Hopi Tribe Sues US Government – Arsenic in Drinking Water Supply Causing Harm on Reservation
published on February 5, 2012
A commitment was made by the United States to the Hopi reservation upon its establishment stating it would provide the tribe with water sufficient to achieve its purpose as a permanent homeland for the Hopi Tribe.
As arsenic levels in some areas have exceeded those set by the Federal drinking water regulations, the tribe said enough. On January 19, a complaint was filed by the Hopi Tribe in the United States Court of Federal Claims seeking damages as a result of high levels of arsenic in the drinking water supply for the eastern part of the reservation according to a Hopi press release.
The carcinogen is a poison that is known to have serious health effects. In an October story by Indian Country Today Media Network, “Long-term ingestion of the metallic substance can result in thickening and discoloration of the skin, stomach pain, nausea, vomiting, diarrhea, numbness in hands and feet, partial paralysis and blindness.” Arsenic has also been linked to an increased risk of diabetes mellitus.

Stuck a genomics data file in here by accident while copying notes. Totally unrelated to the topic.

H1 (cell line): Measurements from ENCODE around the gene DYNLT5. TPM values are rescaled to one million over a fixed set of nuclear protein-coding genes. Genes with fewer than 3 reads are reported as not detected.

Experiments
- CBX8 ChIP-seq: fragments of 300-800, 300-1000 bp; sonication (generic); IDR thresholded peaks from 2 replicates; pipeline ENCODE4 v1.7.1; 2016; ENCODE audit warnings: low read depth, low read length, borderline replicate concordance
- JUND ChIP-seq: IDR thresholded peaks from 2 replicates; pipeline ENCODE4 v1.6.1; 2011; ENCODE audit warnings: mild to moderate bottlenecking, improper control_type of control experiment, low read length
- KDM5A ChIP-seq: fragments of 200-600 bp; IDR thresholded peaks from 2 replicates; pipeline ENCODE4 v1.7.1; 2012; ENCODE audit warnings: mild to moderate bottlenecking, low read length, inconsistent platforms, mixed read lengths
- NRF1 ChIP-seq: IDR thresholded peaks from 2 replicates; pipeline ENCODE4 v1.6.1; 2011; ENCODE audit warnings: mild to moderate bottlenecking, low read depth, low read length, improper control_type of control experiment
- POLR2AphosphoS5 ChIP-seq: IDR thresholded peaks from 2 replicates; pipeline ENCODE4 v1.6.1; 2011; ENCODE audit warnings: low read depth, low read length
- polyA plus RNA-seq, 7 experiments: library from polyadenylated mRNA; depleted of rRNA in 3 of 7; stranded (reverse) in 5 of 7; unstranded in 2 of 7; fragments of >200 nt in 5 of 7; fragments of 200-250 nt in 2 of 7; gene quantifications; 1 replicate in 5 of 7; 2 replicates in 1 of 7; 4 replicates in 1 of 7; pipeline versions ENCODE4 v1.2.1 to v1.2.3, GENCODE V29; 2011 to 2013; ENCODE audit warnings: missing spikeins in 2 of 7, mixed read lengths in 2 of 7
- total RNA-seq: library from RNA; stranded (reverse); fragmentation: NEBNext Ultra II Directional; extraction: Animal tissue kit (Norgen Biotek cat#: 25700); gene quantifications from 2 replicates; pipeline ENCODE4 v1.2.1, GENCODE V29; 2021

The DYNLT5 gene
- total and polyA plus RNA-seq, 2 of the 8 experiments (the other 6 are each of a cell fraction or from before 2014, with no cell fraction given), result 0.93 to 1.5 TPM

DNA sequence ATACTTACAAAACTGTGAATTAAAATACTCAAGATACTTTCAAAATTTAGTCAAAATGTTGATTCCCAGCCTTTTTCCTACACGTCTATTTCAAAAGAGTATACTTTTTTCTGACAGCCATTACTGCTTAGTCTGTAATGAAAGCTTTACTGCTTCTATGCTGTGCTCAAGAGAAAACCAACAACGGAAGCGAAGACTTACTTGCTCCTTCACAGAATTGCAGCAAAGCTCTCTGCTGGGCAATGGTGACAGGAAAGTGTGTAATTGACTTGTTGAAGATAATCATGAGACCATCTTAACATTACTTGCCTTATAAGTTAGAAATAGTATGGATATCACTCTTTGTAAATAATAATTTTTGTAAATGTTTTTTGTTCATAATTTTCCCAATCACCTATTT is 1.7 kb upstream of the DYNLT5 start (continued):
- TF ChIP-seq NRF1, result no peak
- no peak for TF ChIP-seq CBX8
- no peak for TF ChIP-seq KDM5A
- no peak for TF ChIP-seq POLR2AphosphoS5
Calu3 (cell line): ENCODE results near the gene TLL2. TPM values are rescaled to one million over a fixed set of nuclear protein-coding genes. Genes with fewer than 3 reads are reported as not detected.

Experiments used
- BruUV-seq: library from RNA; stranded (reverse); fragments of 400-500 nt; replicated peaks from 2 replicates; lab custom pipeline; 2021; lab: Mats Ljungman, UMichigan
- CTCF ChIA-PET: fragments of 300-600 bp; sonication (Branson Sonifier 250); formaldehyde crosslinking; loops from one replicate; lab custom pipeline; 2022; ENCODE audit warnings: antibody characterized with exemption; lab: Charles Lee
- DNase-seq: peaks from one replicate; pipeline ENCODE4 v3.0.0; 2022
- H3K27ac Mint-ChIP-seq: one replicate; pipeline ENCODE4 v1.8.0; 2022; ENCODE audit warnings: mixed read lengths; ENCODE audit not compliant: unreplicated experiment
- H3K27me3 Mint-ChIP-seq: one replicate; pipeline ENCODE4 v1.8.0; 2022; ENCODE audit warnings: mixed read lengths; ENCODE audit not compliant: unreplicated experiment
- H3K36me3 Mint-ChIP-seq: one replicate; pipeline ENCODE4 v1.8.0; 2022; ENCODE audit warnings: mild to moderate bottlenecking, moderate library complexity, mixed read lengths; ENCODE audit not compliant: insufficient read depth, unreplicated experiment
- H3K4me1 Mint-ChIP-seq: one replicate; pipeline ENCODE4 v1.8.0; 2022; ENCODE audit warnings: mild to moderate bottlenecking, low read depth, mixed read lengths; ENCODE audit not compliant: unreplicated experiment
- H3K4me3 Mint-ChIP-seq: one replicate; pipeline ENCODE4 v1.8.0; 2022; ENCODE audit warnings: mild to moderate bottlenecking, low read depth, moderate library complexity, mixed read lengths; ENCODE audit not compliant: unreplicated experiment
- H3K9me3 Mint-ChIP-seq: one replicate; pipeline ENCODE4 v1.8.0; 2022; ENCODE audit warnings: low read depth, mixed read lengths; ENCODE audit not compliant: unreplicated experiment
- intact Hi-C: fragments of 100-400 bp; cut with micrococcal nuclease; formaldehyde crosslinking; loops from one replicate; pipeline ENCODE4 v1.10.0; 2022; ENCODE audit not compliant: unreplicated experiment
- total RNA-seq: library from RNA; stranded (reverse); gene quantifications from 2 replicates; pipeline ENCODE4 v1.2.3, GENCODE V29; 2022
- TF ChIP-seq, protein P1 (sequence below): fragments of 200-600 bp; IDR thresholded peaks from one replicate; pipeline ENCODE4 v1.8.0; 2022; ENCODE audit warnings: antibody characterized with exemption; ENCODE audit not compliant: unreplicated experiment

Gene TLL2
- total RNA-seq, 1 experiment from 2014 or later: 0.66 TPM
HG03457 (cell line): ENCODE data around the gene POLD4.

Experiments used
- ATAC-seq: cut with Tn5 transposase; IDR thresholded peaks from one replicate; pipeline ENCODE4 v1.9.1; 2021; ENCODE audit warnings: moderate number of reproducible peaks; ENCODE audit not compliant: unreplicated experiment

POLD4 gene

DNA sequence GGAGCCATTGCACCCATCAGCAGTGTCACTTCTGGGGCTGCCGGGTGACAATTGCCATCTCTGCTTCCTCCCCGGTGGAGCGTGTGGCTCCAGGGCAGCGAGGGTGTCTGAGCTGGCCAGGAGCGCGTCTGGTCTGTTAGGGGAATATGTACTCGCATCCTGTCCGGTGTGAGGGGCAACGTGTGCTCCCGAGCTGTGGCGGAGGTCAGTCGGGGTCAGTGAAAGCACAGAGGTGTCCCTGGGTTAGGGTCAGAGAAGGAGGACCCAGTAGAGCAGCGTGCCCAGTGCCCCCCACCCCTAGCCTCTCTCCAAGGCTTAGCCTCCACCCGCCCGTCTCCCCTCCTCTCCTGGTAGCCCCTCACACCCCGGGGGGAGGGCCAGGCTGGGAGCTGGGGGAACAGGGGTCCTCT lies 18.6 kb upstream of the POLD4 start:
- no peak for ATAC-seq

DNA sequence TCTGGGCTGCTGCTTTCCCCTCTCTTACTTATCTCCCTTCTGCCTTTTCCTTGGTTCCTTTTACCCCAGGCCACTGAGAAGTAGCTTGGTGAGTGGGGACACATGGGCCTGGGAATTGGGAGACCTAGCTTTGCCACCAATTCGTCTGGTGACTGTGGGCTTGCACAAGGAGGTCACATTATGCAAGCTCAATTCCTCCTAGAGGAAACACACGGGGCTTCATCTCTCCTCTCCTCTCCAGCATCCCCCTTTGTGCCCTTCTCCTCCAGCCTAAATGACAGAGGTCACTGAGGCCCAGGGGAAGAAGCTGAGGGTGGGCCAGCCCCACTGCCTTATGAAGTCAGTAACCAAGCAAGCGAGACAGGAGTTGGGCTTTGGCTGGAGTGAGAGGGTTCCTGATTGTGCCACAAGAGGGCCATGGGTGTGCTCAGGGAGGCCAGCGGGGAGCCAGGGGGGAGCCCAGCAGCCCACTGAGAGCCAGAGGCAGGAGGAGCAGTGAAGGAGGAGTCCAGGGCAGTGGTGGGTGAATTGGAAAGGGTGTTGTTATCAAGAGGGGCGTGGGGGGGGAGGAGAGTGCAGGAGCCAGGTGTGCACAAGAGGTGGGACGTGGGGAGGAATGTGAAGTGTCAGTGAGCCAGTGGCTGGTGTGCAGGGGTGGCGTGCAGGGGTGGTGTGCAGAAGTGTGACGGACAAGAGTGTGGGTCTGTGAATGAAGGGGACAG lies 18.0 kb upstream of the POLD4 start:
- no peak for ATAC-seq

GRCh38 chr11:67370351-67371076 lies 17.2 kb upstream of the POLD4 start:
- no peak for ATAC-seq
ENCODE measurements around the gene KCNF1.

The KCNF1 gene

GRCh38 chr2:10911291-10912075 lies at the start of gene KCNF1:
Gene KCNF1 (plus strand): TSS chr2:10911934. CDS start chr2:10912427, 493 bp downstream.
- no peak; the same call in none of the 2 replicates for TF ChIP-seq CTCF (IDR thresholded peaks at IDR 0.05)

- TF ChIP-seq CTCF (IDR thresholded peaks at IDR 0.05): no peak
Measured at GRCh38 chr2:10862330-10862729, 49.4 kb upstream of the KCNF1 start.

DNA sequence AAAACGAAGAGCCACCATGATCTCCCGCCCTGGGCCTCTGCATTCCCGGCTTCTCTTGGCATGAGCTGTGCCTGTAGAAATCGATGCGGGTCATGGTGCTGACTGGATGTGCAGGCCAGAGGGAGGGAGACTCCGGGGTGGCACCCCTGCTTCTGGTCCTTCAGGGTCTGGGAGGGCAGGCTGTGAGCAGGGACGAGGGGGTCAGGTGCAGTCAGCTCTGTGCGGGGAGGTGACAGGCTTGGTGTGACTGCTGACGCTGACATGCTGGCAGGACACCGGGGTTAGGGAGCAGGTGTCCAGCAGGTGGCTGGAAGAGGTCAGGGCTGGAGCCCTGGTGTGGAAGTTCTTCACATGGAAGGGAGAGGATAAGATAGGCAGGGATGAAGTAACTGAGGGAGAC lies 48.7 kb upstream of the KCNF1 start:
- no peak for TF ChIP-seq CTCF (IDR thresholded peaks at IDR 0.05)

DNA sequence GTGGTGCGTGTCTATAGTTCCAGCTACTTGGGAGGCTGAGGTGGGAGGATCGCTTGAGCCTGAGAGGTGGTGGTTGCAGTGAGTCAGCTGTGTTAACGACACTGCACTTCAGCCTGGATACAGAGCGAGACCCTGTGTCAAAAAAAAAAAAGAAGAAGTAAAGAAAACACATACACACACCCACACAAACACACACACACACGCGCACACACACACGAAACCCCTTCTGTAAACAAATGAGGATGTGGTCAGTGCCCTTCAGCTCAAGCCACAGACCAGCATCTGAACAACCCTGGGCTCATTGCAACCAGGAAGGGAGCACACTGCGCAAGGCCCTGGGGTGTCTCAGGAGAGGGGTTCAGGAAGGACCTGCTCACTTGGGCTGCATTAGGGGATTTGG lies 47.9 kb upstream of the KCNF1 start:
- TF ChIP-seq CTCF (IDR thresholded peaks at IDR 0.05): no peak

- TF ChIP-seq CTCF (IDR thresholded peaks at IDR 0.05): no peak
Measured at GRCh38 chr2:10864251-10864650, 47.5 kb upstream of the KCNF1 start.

For the tribe, the word sufficient in the agreement meant in quantity and quality of the water, which hasn’t been the case in the communities at First Mesa and Second Mesa, where levels have been recorded at more than four times the normal level.
According to the tribe, the federal government has known about the serious risks posed on the reservation for years with no resolve.
“Safe drinking water can be provided for the Hopi Tribe for many years to come but can only be delivered to the communities in need at a substantial cost,” according to Lionel Puhuyesva, Hopi Water Resources program director.
A sufficient supply of water is a fundamental component of the establishment of the Hopi reservation and a vital component of the government-to-government trust relationship. The failure to deliver on this agreement is a violation of federal law according to the Hopi Tribe. The lawsuit seeks to recovery money damages to compensate for a new water supply and other related damages.